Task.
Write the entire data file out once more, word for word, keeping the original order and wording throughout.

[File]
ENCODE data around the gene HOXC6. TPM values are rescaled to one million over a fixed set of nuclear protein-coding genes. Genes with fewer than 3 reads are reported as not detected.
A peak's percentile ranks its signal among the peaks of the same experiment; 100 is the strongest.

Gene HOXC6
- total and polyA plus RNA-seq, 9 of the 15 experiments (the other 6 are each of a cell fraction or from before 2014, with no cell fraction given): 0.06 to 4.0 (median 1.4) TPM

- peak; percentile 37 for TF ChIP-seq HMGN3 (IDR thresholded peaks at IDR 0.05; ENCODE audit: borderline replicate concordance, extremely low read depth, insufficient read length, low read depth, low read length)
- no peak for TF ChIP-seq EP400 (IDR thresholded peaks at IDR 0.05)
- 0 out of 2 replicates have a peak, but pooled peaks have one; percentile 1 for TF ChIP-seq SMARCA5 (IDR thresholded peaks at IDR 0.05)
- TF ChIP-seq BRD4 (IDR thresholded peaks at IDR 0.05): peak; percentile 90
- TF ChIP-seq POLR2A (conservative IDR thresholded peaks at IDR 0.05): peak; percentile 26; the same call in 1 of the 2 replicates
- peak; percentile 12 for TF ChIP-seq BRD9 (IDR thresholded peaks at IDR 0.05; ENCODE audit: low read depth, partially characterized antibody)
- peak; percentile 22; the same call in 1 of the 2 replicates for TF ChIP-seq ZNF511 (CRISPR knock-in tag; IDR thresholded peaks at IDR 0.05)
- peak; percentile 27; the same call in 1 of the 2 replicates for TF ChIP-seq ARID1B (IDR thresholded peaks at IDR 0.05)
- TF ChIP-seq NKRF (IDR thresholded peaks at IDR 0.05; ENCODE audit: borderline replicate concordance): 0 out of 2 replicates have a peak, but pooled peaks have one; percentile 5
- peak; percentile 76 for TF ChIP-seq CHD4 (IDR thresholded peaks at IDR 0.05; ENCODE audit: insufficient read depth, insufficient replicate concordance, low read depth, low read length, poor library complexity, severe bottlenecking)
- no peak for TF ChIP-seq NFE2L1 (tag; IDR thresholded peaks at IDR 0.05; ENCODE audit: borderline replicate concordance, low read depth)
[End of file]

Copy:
ENCODE data around the gene HOXC6. TPM values are rescaled to one million over a fixed set of nuclear protein-coding genes. Genes with fewer than 3 reads are reported as not detected.
A peak's percentile ranks its signal among the peaks of the same experiment; 100 is the strongest.

Gene HOXC6
- total and polyA plus RNA-seq, 9 of the 15 experiments (the other 6 are each of a cell fraction or from before 2014, with no cell fraction given): 0.06 to 4.0 (median 1.4) TPM

- peak; percentile 37 for TF ChIP-seq HMGN3 (IDR thresholded peaks at IDR 0.05; ENCODE audit: borderline replicate concordance, extremely low read depth, insufficient read length, low read depth, low read length)
- no peak for TF ChIP-seq EP400 (IDR thresholded peaks at IDR 0.05)
- 0 out of 2 replicates have a peak, but pooled peaks have one; percentile 1 for TF ChIP-seq SMARCA5 (IDR thresholded peaks at IDR 0.05)
- TF ChIP-seq BRD4 (IDR thresholded peaks at IDR 0.05): peak; percentile 90
- TF ChIP-seq POLR2A (conservative IDR thresholded peaks at IDR 0.05): peak; percentile 26; the same call in 1 of the 2 replicates
- peak; percentile 12 for TF ChIP-seq BRD9 (IDR thresholded peaks at IDR 0.05; ENCODE audit: low read depth, partially characterized antibody)
- peak; percentile 22; the same call in 1 of the 2 replicates for TF ChIP-seq ZNF511 (CRISPR knock-in tag; IDR thresholded peaks at IDR 0.05)
- peak; percentile 27; the same call in 1 of the 2 replicates for TF ChIP-seq ARID1B (IDR thresholded peaks at IDR 0.05)
- TF ChIP-seq NKRF (IDR thresholded peaks at IDR 0.05; ENCODE audit: borderline replicate concordance): 0 out of 2 replicates have a peak, but pooled peaks have one; percentile 5
- peak; percentile 76 for TF ChIP-seq CHD4 (IDR thresholded peaks at IDR 0.05; ENCODE audit: insufficient read depth, insufficient replicate concordance, low read depth, low read length, poor library complexity, severe bottlenecking)
- no peak for TF ChIP-seq NFE2L1 (tag; IDR thresholded peaks at IDR 0.05; ENCODE audit: borderline replicate concordance, low read depth)